A big meanie. When they're kids, they like to beat up smaller children. As teenagers, they like to beat up or verbally abuse other teenagers. As adults, they either grow out of it or become wife-beaters, cops, employers, soldiers, or mean drunks.

Unfortunately, some kids who were picked on by bullies eventually grow up to become bullies themselves -- either politicians, police officers, teachers, bosses, or some other profession that lets them abuse and insult weaker people.

Bullies are oftentimes weak cowards whose low sense of self esteem needs to be boosted by picking on those even weaker than themselves. It probably gives them the only moments in their pathetic and worthless lives where they feel superior.

Most of the time they're associated with school and they eventually grow out of it, but indeed sometimes they can carry it with them and become police officers or rapists. Yes I was bullied by many compassionless wretches and a few in particular were quite nasty. (I wonder how many here have been bullied? Seems to happen a lot to the creative folk).

Should we thank bullies? Fuck no.

Are you kidding me? It was brought up that they helped us shape who we are. Well, OK, fine, your mileage may vary, but at least for me, I don't think I benefited. The bullies did, however, give me a wonderful gift: a seething, throbbing ball of pure hate and rage buried deep inside of me that would really love to be let loose and bash some fucking heads in. Thanks, guys, I really appreciate it! Yes, I get it, I saw the "Tapestry" episode of Star Trek: The Next Generation, I understand that all the events of our life are intricately woven and you change one thing and it all falls apart, but even given that, I'm not sure I buy that being bullied was a good thing. You might think that being bullied gives you a better sense of compassion for others, makes you want to be the opposite. No, all I learned from it is how to hate, and how to hate with white hot intensity. I had compassion before and after it.

As far as the video game goes, I think I'd like to play it...maybe exorcise some of that hate. Is it distasteful? Maybe. So are a lot of other video games out there, to some people. But I feel that rather then encouraging kids to go to school and kill their bullies, it might actually prevent them from doing it. They can get on the ol' Playstation or Xbox and blow bullies away and get that sense of satisfaction that way and they won't need to really go to school with a baseball bat -- or worse, a gun -- and kill the miserable bastards who've been mistreating them.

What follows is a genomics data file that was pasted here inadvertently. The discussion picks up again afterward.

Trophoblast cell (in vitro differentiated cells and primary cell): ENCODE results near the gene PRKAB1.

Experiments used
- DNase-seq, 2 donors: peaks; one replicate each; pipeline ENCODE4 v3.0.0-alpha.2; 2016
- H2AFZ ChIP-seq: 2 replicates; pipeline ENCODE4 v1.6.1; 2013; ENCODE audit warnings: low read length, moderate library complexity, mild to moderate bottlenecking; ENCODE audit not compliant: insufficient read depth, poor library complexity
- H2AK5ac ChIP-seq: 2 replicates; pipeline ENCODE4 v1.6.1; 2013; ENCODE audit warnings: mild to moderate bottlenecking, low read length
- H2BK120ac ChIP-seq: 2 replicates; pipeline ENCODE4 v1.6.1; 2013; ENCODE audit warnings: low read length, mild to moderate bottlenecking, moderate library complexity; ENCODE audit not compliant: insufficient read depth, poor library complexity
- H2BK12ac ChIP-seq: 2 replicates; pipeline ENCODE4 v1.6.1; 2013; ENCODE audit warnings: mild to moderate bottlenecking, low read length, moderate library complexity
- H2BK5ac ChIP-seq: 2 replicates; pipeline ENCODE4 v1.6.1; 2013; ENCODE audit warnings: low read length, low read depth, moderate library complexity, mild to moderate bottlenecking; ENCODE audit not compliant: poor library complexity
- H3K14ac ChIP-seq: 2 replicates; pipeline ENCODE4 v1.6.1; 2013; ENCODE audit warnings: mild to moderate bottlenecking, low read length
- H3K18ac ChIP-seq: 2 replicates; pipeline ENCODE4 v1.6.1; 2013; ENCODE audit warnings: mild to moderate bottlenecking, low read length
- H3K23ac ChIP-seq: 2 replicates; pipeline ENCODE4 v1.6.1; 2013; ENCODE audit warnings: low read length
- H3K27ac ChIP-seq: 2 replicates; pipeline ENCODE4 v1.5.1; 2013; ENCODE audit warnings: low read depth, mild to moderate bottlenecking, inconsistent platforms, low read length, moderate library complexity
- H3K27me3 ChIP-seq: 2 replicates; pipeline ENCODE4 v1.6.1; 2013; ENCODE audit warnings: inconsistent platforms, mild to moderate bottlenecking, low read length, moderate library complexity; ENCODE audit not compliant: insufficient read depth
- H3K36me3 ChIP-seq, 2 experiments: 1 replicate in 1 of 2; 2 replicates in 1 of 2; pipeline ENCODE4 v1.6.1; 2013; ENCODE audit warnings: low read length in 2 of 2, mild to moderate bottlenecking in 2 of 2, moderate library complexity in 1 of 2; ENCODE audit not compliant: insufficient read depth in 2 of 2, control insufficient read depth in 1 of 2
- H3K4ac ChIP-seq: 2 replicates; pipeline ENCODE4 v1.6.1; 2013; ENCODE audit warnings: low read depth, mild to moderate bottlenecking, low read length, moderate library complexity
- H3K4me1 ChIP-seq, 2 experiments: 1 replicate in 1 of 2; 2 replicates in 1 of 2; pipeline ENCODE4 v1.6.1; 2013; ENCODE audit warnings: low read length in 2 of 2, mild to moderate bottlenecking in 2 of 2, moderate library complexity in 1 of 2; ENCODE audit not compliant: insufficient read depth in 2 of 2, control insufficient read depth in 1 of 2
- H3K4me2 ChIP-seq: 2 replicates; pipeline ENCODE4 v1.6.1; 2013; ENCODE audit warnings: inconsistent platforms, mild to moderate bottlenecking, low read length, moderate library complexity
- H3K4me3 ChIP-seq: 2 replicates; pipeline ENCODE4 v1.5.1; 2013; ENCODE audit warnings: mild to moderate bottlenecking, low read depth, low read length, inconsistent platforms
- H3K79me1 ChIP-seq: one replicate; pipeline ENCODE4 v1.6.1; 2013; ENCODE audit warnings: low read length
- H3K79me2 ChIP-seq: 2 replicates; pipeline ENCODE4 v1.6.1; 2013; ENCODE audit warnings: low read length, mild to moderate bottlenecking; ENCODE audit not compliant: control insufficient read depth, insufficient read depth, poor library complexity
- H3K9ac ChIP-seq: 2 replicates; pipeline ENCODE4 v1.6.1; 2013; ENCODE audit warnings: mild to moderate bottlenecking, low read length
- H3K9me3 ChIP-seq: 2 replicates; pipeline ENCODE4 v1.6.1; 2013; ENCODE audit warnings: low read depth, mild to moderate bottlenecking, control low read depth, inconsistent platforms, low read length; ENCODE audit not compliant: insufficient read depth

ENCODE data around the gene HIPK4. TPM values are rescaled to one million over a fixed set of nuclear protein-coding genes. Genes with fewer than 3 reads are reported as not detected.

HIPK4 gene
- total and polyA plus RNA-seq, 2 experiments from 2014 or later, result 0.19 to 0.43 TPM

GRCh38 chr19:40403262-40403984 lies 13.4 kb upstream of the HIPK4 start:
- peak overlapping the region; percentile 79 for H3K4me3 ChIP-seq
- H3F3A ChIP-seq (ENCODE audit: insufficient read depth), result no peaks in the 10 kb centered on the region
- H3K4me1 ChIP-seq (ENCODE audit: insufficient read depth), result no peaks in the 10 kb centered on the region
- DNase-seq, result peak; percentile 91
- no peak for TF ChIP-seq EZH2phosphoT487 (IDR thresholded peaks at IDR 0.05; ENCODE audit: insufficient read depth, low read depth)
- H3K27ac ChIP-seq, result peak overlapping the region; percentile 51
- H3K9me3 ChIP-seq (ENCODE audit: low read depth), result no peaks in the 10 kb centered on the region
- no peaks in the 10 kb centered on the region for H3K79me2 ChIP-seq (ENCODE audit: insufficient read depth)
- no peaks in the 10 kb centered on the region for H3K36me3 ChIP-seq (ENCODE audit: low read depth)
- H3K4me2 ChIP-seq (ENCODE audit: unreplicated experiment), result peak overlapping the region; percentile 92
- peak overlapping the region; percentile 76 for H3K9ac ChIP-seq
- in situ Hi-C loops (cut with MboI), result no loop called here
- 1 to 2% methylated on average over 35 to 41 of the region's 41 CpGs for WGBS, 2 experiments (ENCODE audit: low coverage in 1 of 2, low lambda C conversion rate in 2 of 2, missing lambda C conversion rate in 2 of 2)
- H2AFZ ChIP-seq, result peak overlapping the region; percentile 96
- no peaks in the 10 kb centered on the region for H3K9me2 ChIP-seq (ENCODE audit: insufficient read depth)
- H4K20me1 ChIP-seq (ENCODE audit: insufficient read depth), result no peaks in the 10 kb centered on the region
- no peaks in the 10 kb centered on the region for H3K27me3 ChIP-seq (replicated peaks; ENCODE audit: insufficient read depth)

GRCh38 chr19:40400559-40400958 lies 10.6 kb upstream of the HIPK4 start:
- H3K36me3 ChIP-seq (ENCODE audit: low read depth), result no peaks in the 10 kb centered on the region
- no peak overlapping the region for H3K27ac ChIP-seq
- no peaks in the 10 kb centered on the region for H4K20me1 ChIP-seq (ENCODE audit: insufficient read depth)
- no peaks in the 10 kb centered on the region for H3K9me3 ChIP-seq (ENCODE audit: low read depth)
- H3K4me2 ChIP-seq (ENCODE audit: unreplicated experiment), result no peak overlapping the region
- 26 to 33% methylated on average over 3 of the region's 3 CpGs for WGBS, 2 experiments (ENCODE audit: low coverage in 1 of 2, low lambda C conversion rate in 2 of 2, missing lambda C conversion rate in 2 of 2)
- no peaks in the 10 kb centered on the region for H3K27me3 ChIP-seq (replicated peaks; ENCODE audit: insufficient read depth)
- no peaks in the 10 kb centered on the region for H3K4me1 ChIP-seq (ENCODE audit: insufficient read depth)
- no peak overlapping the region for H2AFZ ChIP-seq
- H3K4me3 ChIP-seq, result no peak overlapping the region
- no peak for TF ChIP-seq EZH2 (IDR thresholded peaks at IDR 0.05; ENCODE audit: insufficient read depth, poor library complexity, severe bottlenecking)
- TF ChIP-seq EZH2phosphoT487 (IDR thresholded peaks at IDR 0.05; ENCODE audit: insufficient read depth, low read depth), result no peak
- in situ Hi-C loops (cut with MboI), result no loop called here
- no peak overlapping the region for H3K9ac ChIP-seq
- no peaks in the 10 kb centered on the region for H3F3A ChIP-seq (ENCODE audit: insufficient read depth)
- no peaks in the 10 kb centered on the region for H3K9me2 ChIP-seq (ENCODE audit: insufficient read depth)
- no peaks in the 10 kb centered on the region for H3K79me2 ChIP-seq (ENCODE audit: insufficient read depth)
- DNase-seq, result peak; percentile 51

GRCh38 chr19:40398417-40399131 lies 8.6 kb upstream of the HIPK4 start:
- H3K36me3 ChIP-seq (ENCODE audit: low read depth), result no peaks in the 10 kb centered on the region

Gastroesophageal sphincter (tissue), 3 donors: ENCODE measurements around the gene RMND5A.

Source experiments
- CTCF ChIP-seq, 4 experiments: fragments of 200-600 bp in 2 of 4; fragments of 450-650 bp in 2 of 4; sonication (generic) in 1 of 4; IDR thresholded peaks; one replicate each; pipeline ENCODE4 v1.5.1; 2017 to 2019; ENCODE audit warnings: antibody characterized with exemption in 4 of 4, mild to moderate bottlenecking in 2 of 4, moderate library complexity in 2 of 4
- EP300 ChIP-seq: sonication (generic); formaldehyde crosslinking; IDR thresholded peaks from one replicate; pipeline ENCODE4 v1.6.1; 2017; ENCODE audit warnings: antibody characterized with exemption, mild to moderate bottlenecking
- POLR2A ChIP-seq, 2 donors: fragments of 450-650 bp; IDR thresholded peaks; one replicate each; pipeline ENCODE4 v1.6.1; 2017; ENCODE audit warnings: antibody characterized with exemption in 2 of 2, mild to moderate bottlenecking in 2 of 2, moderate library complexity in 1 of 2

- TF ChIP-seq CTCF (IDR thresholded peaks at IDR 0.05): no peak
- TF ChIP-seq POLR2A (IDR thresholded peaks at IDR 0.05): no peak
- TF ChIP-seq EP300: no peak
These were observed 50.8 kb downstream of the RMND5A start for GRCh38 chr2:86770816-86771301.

Of course I could be wrong, playing the game might entice them to go and do it for real, but I don't think I am.

Yes I know the above was highly subjective and emotion-packed, forgive me, it was cathartic to write it, and I do think I made some good points. Oh, look, as I'm writing this, my MP3 playlist got to Pearl Jam's "Jeremy." Interesting.

Bul"ly (&?;), n.; pl. Bullies (&?;). [Cf. LG. bullerjaan, bullerbäk, bullerbrook, a blusterer, D. bulderaar a bluster, bulderen to bluster; prob. of imitative origin; or cf. MHG. buole lover, G. buhle.]


A noisy, blustering fellow, more insolent than courageous; one who is threatening and quarrelsome; an insolent, tyrannical fellow.

Bullies seldom execute the threats they deal in.


A brisk, dashing fellow. [Slang Obs.] Shak.


© Webster 1913

Bul"ly (&?;), a.


Jovial and blustering; dashing. [Slang] "Bless thee, bully doctor." Shak.


Fine; excellent; as, a bully horse. [Slang, U.S.]


© Webster 1913

Bul"ly, v. t. [imp. & p. p. Bullied (&?;); p. pr. & vb. n. Bullying.]

To intimidate with threats and by an overbearing, swaggering demeanor; to act the part of a bully toward.

For the last fortnight there have been prodigious shoals of volunteers gone over to bully the French, upon hearing the peace was just signing.

Syn. -- To bluster; swagger; hector; domineer.


© Webster 1913

Bul"ly, v. i.

To act as a bully.


© Webster 1913

Bul"ly (?), n., Bul"ly beef` (?) . [F. bouilli boiled meat, fr. bouillir to boil. See Boil, v. The word bouilli was formerly commonly used on the labels of canned beef.]

Pickled or canned beef.


© Webster 1913

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